For the administration candidate, Mar Roxas, it seemed that a two-way race, between Binay and himself was ideal.  It would be his “daang matuwid” versus his accusation of Binay being the “daang baluktot.”  Voters would have no other choices other than black or white.

Whether true or not, the perception created in the last five months was that the administration candidate’s handlers were hell-bent on eliminating all others in the race, except Binay.  Or, if luck and machination would prevail, all of the opponents of Mar would be out of the race:  Poe and Duterte disqualified (in mid-2015 no one in fact could say for sure that Duterte would go for the presidential sweepstakes); Binay in detention. 

Of course, that was a stretch.  Even if Mar’s handlers salivated at the prospect of putting Binay in detention, I seriously doubt if either Mar or PNoy, especially PNoy, would have countenanced the same.

Take note of the numbers, though.  Since mid-2015, after Binay’s numbers were halved, they steadied at the 20s, give or take the nationwide margins of error at plus or minus three.  They just stayed there, as the Mona Lisa song warbled.  Would they “die” there? 

Meanwhile, Poe’s numbers which zoomed to the 40s after her declaration have been shaved to the high 20s; Duterte shot up to the high 30s, then plummeted to the mid-20s; and Roxas remained static at 20.  But Binay remained steady, keeping his base, even gaining a few points in the last quarter of this year.  If this is a solid base, then the prospects for the other candidates are going to be tough.  The contest will be very, very tight.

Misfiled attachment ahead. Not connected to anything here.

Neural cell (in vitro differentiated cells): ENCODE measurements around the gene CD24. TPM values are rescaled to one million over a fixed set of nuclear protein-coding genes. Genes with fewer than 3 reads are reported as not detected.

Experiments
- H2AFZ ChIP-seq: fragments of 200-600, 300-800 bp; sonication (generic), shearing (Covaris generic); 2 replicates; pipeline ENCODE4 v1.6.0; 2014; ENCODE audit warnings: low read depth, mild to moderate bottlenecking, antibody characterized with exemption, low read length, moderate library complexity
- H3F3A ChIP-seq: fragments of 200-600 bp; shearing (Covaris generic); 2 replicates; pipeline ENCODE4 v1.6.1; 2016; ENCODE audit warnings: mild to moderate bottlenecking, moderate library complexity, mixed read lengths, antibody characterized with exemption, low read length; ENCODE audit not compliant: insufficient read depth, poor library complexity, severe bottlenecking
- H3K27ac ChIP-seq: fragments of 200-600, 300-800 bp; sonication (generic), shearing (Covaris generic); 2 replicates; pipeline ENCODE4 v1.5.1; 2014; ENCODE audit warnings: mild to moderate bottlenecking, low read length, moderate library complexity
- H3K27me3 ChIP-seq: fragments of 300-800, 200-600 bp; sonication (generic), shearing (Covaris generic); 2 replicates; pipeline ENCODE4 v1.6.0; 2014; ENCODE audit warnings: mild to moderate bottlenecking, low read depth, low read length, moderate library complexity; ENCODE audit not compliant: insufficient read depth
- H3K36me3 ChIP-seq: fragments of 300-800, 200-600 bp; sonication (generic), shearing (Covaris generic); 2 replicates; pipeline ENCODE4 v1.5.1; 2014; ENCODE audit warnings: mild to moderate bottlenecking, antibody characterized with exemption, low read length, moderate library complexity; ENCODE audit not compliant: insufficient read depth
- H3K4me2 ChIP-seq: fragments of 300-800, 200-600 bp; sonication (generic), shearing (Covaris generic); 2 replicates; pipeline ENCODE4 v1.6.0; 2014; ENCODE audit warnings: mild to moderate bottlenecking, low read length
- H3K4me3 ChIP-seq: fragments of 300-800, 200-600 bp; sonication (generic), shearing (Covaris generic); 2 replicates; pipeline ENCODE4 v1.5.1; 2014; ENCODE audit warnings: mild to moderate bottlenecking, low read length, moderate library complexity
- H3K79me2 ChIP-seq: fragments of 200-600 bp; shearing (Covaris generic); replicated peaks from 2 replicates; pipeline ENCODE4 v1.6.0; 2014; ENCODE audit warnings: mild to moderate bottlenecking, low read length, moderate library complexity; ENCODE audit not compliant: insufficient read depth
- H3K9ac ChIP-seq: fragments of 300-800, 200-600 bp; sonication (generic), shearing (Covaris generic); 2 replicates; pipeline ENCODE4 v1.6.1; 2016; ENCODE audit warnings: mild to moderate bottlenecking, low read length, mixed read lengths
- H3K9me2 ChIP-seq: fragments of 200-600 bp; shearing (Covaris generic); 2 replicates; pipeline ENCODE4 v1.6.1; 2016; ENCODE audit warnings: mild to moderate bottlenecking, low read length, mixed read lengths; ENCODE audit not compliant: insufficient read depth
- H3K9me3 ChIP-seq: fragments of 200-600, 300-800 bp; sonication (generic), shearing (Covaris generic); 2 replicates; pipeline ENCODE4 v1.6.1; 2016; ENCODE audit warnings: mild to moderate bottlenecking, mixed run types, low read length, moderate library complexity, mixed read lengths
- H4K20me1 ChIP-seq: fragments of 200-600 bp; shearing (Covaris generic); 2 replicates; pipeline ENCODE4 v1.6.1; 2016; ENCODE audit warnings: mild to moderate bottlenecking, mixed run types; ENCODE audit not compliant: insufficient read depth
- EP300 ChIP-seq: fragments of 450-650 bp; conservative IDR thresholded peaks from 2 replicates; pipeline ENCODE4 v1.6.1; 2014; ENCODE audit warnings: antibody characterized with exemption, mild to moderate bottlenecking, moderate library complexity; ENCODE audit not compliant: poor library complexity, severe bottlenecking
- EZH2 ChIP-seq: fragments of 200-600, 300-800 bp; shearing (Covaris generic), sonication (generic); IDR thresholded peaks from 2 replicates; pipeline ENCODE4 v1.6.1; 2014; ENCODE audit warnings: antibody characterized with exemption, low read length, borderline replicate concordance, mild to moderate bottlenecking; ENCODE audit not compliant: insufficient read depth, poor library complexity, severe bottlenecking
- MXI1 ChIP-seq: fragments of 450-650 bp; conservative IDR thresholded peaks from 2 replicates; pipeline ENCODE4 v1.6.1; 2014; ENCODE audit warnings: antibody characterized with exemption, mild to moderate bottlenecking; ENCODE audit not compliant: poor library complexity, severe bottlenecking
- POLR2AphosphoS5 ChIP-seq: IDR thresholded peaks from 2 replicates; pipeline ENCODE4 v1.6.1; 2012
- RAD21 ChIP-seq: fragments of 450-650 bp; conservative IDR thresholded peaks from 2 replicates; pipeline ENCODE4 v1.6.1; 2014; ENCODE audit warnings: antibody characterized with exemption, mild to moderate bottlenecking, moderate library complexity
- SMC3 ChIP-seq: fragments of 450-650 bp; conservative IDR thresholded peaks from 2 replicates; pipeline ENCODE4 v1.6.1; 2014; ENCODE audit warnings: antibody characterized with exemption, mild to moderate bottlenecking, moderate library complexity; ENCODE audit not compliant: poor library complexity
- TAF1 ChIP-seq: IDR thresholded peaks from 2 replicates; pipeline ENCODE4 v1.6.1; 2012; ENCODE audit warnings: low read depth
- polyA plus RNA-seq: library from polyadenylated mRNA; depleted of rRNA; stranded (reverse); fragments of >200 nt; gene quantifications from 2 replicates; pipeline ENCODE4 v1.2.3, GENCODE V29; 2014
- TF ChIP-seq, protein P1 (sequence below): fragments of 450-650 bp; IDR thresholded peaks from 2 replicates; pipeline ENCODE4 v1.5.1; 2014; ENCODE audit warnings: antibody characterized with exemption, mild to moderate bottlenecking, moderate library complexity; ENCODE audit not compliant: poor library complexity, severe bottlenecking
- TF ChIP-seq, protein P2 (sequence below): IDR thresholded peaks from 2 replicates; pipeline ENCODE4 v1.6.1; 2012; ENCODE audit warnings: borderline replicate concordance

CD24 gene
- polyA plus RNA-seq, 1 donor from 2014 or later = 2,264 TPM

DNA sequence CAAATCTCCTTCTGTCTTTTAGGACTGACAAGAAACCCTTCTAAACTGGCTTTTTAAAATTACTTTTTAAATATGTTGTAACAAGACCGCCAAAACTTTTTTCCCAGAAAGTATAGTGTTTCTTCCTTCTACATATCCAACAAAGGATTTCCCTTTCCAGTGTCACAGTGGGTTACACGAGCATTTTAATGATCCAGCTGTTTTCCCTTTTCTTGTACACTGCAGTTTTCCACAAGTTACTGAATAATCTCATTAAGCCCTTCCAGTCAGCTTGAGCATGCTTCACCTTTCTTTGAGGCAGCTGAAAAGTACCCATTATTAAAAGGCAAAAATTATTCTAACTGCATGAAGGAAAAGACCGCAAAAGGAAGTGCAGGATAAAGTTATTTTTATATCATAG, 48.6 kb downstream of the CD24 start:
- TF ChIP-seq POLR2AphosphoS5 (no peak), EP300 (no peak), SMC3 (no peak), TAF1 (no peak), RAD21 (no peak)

There are three very important findings borne out by the tale of the numbers game.  

One:  some 35-40 percent of the respondents say they could still change their mind on their current choices.  Remove this from the universe, the numbers are firm only for some 60-65 percent of the voters.  In the order of firmness of current choice, Binay tops, Poe and Duterte are tied up at second, and Roxas last.  What happens during the campaign will determine where the seemingly undecided, the “parkers” I call them, will go.  They “parked” with Poe, wandered towards Duterte, then now still in limbo, looking for their idea of a “savior.”

I suspect that this time, with the millennials showing high interest, the debates will be closely watched.  And social media will be very important.  So how the candidates campaign in the next four months leading to May will spell the difference between victory or defeat in this close, close race.

Two:  the “yellow” vote is estimated at 11-12 percent of the nationwide total.  Most of these will go to the Mar-Leni tandem.

Three:  the message of continuing the “daang matuwid” is failing to resonate. The ABC income level respondents are demanding performance; the D1 want change; the D2 also want change and seem more tolerant about perceptions of corruption; the E want a better life, corruption allegations notwithstanding.

The last paragraph explains why the Binay numbers are firming up at a solid 20 percent, why there is a Binay redux.

Topics: Lito Banayo , A Binay redux